Endoscopic Management of Cholesteatoma: Long-Term ResultsJuly 10, 2016
Endoscopic management of acquired cholesteatomaJuly 10, 2016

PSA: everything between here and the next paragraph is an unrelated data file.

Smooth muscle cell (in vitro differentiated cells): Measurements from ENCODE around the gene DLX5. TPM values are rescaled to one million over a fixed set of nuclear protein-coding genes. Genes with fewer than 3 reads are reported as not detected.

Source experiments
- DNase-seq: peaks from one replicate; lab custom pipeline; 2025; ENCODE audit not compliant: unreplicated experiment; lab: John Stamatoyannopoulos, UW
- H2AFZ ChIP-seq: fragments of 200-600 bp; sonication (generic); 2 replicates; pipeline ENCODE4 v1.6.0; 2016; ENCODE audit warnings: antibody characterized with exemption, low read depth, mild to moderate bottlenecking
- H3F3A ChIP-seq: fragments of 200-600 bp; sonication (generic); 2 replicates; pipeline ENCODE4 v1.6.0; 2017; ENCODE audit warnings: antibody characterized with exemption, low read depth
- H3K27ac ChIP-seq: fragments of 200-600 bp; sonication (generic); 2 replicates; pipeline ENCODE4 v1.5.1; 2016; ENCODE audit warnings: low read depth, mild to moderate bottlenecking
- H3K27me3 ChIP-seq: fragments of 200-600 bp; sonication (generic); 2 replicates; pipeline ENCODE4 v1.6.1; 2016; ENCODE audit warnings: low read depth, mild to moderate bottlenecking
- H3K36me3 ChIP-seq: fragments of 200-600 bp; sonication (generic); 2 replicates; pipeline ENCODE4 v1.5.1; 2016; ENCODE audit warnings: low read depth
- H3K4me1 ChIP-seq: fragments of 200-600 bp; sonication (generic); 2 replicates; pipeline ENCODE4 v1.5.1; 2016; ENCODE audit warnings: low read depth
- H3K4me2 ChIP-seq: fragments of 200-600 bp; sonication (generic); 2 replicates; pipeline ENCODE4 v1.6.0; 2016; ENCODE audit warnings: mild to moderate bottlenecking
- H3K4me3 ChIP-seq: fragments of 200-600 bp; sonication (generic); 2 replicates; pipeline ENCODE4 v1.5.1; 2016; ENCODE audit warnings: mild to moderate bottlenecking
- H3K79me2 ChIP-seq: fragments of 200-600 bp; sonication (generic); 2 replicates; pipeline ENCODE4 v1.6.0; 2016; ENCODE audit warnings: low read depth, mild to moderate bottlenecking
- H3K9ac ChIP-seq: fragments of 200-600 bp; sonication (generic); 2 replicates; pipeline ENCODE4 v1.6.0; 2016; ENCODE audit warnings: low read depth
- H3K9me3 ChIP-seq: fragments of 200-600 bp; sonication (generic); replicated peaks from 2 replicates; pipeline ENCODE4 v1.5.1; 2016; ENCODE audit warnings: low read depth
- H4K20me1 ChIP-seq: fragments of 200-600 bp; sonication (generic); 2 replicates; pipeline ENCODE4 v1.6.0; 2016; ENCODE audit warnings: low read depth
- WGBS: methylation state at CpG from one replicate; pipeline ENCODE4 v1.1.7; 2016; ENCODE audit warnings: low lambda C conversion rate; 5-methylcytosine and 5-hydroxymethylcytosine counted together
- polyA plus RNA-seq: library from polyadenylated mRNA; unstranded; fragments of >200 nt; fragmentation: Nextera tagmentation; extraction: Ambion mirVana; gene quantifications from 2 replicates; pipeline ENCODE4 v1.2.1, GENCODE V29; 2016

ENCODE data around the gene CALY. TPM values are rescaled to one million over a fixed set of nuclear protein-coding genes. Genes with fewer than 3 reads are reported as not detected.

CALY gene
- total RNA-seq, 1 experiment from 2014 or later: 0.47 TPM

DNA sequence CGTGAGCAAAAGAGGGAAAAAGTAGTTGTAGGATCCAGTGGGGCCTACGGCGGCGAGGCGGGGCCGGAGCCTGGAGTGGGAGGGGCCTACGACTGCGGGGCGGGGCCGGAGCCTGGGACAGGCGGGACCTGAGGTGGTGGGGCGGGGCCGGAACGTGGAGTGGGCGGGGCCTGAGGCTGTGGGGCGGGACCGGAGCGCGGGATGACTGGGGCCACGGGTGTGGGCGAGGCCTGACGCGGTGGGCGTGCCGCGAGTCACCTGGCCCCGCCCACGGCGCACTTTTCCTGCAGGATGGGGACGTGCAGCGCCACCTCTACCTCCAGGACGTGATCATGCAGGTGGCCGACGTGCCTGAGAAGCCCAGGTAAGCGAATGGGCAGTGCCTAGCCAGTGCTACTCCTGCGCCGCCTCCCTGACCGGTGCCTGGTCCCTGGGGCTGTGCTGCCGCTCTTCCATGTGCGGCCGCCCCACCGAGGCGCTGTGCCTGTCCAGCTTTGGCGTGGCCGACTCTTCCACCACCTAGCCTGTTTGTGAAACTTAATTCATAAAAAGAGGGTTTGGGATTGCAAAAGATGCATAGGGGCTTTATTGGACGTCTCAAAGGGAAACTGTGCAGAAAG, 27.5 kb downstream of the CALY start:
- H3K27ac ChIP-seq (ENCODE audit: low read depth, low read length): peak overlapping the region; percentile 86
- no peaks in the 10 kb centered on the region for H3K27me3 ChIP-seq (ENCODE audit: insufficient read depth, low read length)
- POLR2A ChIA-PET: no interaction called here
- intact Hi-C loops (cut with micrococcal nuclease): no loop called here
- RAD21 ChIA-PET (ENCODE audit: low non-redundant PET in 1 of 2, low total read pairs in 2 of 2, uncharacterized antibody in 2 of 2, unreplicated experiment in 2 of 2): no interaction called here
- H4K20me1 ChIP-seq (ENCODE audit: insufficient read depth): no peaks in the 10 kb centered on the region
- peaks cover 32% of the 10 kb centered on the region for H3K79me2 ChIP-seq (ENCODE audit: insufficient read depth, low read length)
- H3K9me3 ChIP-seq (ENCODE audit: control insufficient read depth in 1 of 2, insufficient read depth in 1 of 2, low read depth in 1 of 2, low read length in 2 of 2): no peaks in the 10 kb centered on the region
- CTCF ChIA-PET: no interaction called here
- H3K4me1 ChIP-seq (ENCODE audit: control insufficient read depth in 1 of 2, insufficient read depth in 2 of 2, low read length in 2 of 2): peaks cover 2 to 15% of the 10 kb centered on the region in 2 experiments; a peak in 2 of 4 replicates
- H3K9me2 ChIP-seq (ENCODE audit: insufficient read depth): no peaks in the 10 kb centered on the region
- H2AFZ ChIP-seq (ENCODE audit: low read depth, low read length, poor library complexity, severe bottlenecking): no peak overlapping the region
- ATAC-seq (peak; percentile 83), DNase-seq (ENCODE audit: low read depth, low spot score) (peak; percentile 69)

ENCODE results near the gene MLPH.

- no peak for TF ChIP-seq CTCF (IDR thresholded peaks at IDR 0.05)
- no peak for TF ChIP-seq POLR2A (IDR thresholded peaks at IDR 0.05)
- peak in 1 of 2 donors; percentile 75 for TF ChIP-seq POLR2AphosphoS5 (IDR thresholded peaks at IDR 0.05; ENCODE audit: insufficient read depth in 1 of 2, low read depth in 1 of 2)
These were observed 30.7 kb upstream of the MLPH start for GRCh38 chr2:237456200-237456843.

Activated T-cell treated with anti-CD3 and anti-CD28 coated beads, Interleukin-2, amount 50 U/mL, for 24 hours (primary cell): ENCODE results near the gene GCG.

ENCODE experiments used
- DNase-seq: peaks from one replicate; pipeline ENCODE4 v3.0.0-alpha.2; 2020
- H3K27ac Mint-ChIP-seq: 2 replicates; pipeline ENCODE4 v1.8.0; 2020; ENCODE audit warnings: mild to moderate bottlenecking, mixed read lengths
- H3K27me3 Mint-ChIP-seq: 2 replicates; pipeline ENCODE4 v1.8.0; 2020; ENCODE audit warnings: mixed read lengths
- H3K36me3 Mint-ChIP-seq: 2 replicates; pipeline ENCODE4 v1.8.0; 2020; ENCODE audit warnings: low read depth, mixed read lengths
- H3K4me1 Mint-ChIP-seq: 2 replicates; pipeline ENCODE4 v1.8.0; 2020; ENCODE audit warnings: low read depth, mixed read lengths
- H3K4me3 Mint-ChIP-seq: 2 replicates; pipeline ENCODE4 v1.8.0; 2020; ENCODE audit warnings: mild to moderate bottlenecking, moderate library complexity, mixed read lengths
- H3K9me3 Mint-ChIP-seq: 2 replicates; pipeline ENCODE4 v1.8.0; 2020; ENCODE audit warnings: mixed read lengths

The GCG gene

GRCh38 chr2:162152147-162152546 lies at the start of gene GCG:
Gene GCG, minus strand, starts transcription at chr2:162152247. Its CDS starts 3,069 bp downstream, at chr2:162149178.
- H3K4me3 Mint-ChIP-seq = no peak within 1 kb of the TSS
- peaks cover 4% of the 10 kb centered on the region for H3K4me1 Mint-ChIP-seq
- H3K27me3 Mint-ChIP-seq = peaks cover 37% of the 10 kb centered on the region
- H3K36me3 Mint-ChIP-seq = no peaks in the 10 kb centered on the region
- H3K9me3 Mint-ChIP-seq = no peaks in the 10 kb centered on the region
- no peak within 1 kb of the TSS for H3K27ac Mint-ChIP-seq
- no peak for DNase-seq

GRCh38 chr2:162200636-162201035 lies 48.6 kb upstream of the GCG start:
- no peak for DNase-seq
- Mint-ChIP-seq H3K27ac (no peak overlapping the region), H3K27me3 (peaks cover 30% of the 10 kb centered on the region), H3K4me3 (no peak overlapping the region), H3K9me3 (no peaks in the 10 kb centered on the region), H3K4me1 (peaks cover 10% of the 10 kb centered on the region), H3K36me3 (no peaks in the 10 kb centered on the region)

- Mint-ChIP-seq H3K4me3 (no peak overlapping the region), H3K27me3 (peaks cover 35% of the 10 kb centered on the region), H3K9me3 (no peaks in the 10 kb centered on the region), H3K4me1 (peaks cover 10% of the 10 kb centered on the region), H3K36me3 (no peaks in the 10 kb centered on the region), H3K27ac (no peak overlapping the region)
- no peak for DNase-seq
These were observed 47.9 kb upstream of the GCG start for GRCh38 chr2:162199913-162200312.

One hundred sixty-five middle ear procedures were performed with an endoscope, a camera, and a video monitor instead of the microscope. The endoscope offers the following advantages: 1) it visualizes the whole tympanic membrane and the ear canal without having to manipulate the patient’s head or the microscope, 2) it extends the operative field in transcanal procedures into structures usually hidden from the microscope (anterior tympanic perforation, posterior retraction pocket, facial recess, and hypotympanum), and 3) it visualizes structures from multiple angles as opposed to the microscope’s single axis along the ear canal. Disadvantages of the endoscope include the one-handed surgical technique, a loss of depth perception, limited magnification, and the need for training. The endoscope holds the greatest promise in tympanoplasty and cholesteatoma surgery and should increase the utilization of transcanal over postauricular procedures.